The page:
Stories from the streets | Macau journalist says he was attacked by Hong Kong police during interview

A local journalist show injuries sustained while interviewing demonstrators

A local journalist from All About Macau said he was attacked by a Hong Kong police officer yesterday while interviewing demonstrators in the neighboring SAR.

The Macau journalist, surnamed Chan, posted news of the attack on his Facebook page. It was subsequently published by his employer.

Chan said that he was in the buffer zone between the police and the demonstrators. He was being assisted by several Hong Kong journalists and ambulance personnel in treating his injuries, which resulted from the pepper spray with which he was sprayed during his interview. While inside the buffer area getting treated for the injuries, Chan was not equipped with a helmet, mask, or glasses and Hong Kong police officers attacked his head, causing injuries to his back and arms.

According to Chan’s post, when he was attacked, he had a press badge on his body and he was holding a camera.

“I had my press badge and I was carrying a camera. However, the Hong Kong police authority still used pepper spray on me while I was receiving emergency treatment at the time. I engaged in no action whatsoever that could have had an effect on the police officers or demonstrators. I was not even able to take any action at all, and I was still sprayed by the police,” Chan wrote.

After Chan was attacked in the buffer area he escaped to the demonstration area, where demonstrators treated him.

Chan expressed his belief that he was fortunate, as his eyes were not injured. However, he noted that his other injuries will require him to rest for a few days.

Chan went to Hong Kong late on Tuesday night. He was interviewing the demonstrators overnight in Admiralty.


Several Macau local shops, including Little Nomad, Júbilo 31 Books, and Something Moon, have responded to Hong Kong’s ongoing “No China Extradition” movement, according to a report by Macau Concealers.

One of the shops owners, surnamed Lei, believes that Hong Kong and Macau are united under the ‘One Country and Two Systems’ policy, and that Macau people should stand up and support Hong Kong out of shared responsibility and morality.

In Lei’s opinion, the fugitive bill is closely related to the interest of Macau people. She worries that once the bill is passed in Hong Kong, Macau will follow in the same steps to establish such a bill.

Another local resident, surnamed Lam, also participated in the demonstration in Hong Kong yesterday. “The mainland’s judicial system itself is not well-established, and they do not even obey that imperfect system,” Lam told Macau Concealers.

Another Macau local, surnamed Chan, visited Hong Kong to get a sense of the atmosphere of the demonstration.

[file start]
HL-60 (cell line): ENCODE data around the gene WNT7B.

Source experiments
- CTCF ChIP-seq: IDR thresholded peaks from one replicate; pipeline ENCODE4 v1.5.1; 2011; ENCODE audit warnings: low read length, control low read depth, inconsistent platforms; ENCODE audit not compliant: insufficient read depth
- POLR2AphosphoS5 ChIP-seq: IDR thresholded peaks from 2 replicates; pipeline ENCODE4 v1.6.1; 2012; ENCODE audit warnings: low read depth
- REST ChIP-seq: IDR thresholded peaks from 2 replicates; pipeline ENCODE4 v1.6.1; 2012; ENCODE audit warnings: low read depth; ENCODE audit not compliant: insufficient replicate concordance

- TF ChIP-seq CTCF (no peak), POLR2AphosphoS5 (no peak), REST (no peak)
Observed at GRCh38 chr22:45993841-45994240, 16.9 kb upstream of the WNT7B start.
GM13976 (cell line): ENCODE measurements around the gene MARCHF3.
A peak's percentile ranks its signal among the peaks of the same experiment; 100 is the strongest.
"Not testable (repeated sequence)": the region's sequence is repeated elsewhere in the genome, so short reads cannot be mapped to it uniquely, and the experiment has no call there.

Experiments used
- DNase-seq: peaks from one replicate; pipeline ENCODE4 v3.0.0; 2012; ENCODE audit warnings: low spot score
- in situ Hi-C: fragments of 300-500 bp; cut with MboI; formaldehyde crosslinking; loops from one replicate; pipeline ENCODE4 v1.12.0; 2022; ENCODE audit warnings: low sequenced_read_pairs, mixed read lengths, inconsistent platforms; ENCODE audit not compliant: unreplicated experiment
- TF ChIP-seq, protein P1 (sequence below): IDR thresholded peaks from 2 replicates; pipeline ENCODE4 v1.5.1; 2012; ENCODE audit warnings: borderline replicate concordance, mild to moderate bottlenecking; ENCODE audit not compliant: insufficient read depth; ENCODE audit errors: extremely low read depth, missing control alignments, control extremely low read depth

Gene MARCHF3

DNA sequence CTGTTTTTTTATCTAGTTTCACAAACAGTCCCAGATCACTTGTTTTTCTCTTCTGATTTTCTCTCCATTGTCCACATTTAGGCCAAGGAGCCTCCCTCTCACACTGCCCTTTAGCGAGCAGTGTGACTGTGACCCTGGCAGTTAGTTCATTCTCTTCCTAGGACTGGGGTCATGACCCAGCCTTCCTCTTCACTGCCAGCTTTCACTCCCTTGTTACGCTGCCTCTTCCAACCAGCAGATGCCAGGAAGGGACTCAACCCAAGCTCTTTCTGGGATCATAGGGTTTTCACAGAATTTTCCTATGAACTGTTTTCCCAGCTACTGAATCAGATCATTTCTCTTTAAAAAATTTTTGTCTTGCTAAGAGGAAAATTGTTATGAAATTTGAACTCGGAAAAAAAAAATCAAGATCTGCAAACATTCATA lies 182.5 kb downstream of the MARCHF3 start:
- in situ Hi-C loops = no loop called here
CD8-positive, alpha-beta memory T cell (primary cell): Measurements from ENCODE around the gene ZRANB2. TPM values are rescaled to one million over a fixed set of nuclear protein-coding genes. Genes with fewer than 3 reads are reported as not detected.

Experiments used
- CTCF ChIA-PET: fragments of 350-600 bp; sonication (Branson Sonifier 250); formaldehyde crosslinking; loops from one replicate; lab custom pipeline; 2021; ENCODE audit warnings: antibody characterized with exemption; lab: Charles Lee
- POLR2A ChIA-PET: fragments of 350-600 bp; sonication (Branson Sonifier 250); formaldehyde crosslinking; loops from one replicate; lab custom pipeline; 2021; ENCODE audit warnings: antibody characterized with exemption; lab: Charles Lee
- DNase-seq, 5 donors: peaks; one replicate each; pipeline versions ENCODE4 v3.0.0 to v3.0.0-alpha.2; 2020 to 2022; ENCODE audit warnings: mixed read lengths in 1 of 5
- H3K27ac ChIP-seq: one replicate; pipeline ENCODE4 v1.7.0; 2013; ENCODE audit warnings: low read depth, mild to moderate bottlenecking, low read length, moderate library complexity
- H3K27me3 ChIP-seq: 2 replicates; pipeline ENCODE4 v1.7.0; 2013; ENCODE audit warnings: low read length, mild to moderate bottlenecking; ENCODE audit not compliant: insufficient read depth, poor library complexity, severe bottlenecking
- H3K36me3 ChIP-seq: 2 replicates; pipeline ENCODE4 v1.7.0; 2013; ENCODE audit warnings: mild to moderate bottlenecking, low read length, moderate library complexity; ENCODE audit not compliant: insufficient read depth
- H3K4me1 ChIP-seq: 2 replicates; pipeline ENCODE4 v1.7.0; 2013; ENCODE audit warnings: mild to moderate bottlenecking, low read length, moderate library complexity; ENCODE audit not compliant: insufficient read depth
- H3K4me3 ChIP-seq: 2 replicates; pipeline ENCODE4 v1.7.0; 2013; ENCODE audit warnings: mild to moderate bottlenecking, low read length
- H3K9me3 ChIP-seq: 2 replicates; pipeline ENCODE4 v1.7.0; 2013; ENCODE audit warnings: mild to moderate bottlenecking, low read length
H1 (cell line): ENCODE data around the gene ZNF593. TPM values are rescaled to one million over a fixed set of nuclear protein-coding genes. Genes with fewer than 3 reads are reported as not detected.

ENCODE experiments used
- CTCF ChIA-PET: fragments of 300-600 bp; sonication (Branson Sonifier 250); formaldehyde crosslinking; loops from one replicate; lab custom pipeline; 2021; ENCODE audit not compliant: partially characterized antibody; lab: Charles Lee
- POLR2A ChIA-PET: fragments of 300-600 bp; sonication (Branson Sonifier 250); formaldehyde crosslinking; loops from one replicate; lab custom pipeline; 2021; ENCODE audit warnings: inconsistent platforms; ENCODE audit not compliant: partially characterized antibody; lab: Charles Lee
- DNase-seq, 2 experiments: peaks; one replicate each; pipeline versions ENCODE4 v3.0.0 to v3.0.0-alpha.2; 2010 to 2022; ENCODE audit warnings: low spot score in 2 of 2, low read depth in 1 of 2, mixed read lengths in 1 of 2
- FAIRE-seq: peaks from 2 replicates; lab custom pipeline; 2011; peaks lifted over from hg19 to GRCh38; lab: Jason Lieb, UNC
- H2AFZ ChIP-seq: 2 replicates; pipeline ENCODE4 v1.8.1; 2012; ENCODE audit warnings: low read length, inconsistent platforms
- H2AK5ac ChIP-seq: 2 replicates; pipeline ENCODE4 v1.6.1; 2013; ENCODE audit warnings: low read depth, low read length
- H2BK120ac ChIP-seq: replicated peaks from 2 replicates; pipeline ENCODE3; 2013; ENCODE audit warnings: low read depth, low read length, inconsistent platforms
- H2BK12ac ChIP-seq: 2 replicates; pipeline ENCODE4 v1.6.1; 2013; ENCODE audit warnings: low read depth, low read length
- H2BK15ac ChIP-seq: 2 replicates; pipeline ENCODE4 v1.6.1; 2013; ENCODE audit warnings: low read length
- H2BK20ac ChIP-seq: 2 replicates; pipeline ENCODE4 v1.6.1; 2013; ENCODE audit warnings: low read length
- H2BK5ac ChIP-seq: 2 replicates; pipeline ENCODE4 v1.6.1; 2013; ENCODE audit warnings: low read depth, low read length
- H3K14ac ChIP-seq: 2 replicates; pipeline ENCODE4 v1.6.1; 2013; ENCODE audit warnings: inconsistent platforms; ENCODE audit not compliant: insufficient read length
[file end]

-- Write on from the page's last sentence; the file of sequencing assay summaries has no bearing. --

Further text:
“There is not this chance [to protest] in Macau. I will not feel like an outsider in Hong Kong because everybody is going out to the streets. In Macau, if you demonstrate, the police officers will have a one-on-one look at you,” said Chan.


By the entrance of his restaurant, Kelvin Chung hung a piece of paper announcing the restaurant’s intention to strike yesterday.

“Hoping to find a breath of freedom,” the sign said, adding that the shop would offer free honey green tea at lunch time to boost the city’s morale.

His modest Japanese-style grill joined other small businesses that closed their doors to show solidarity with thousands of protesters who blocked government buildings in central Hong Kong, forcing the Legislative Council to postpone debate on highly contentious changes to the territory’s extradition’s laws.

Chung said the legislation is unlikely to have an impact on his restaurant, Delicorner, which offers fried chicken and grilled eel paired with tea. But the 30-year-old said he felt obliged to strike because he cared about the future of Hong Kong.

“The kind of democracy that we long for should be fearless,” Chung said.

The proposed amendments would allow people in Hong Kong to be sent to mainland China to face trial.

Opponents say that would subject people to the mainland’s murky judicial system, which has been accused of bringing vague charges against critics of Communist Party rule and holding unfair trials. Many in Hong Kong worry that the changes would erode the semi-autonomous region’s rule of law and legal independence.

Chung said his goal is to become a psychological counselor, and he is worried that the extradition bill would prevent him from speaking freely to his clients.

“Maybe the law originally had a good objective,” he said, “but the main worry is that mainland China’s legal system is not trustworthy.”


Dozens of people protested outside the Hong Kong Consulate in Taiwan yesterday to denounce proposed amendments to Hong Kong’s extradition laws.

Hong Kong students sitting outside the consulate in Taipei held posters reading “No extradition to China” and chanting “Hong Kong government, Shame on you.”

Ho Wing Tung, a Hong Kong student in Taiwan, said the rule of law won’t exist if the legislation passes and she is afraid the “one country, two systems” principle would become a joke.

Dissident Hong Kong bookseller Lam Wing-kee, who left Hong Kong for Taiwan over extradition fears, said the extradition law amendments go against human rights. Staff reporters

Categories Greater Bay